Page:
Physical stress indicators might include headaches, an upset stomach, including diarrhoea constipation and nausea. We might have other aches, pains and muscle tension, perhaps even a pain in the chest and a fast heartbeat. Stress often affects sleep patterns, and I have often experienced, and spoken to clients about the 3 am moment, when the brain decides to wake up and worry about the problems of our world. We may experience more infections, or colds; nervousness or shaking; a dry mouth and difficulty swallowing; and my personal challenge is clenching my jaw and grinding my teeth, much to the delight of my Dentist.
Stress can affect the way we think, by being constantly concerned or our thoughts racing away from us. We may find it difficult to concentrate, or even have poor judgement. Some may find themselves being more pessimistic or seeing the negative side of things more often.
Stress can also affect our behaviour, perhaps our appetite changes, or we procrastinate and avoid taking responsibility for things. We might also show more nervous behaviours, for example nail biting. And unfortunately, all too common we know that we may increase our use of alcohol, cigarettes, or other drugs as a way to alleviate these indicators.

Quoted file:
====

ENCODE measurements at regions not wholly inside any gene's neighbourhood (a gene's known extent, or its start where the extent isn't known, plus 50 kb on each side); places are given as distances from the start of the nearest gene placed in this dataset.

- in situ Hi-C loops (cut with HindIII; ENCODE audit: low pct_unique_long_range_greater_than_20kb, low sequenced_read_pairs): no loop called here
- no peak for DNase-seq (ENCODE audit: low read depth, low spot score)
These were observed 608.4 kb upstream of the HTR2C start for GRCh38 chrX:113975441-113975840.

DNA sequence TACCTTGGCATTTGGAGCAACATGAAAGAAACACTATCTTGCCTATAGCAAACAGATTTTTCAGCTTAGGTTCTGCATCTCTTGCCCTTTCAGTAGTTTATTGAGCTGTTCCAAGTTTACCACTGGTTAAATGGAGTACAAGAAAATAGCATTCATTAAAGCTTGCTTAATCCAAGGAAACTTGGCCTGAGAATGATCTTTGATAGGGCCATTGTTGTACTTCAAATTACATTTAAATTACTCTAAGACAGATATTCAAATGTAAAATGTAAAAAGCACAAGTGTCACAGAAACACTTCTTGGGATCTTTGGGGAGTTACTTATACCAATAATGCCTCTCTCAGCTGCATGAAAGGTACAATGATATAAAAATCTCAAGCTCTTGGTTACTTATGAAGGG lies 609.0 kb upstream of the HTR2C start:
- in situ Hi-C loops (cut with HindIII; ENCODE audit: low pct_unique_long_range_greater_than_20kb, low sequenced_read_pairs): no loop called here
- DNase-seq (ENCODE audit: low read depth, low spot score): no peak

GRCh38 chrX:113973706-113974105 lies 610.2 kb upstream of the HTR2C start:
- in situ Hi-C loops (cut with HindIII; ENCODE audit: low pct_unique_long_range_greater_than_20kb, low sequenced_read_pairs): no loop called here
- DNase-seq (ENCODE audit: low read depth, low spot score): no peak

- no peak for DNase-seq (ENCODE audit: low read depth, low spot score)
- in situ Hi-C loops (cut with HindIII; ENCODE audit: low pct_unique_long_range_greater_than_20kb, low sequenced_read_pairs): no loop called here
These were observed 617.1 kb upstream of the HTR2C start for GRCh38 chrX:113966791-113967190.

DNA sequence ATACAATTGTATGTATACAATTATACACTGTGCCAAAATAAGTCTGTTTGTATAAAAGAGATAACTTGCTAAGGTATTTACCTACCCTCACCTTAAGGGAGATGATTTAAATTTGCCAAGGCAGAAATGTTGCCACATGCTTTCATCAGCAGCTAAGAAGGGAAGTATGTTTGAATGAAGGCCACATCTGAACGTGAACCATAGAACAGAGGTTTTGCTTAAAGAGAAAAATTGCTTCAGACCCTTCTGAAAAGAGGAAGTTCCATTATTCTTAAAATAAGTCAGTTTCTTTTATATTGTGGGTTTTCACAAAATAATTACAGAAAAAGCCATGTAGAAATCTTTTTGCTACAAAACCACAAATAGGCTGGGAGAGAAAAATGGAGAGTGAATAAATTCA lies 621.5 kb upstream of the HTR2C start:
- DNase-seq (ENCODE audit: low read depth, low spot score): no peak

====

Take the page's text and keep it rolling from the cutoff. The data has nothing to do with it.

So, what causes stress?
I’ve certainly found in my exploration of this topic, and seeking to understand my own well-being, that identifying the causes of the stress I am experiencing begins to help me handle the situation and develop my way of coping. The more technical name for the causes of stress is our ‘Stressors’. These might come from any aspect of our life, including work, homelife, family situations or social life. Our health is often a key stressor, as is our financial well-being. Personally, one of my coping mechanisms is to name my stressor and to say it out loud, so I register it better in my mind which helps me to think it through. I also try and be honest with people who I love and trust and share this with them, so they know too.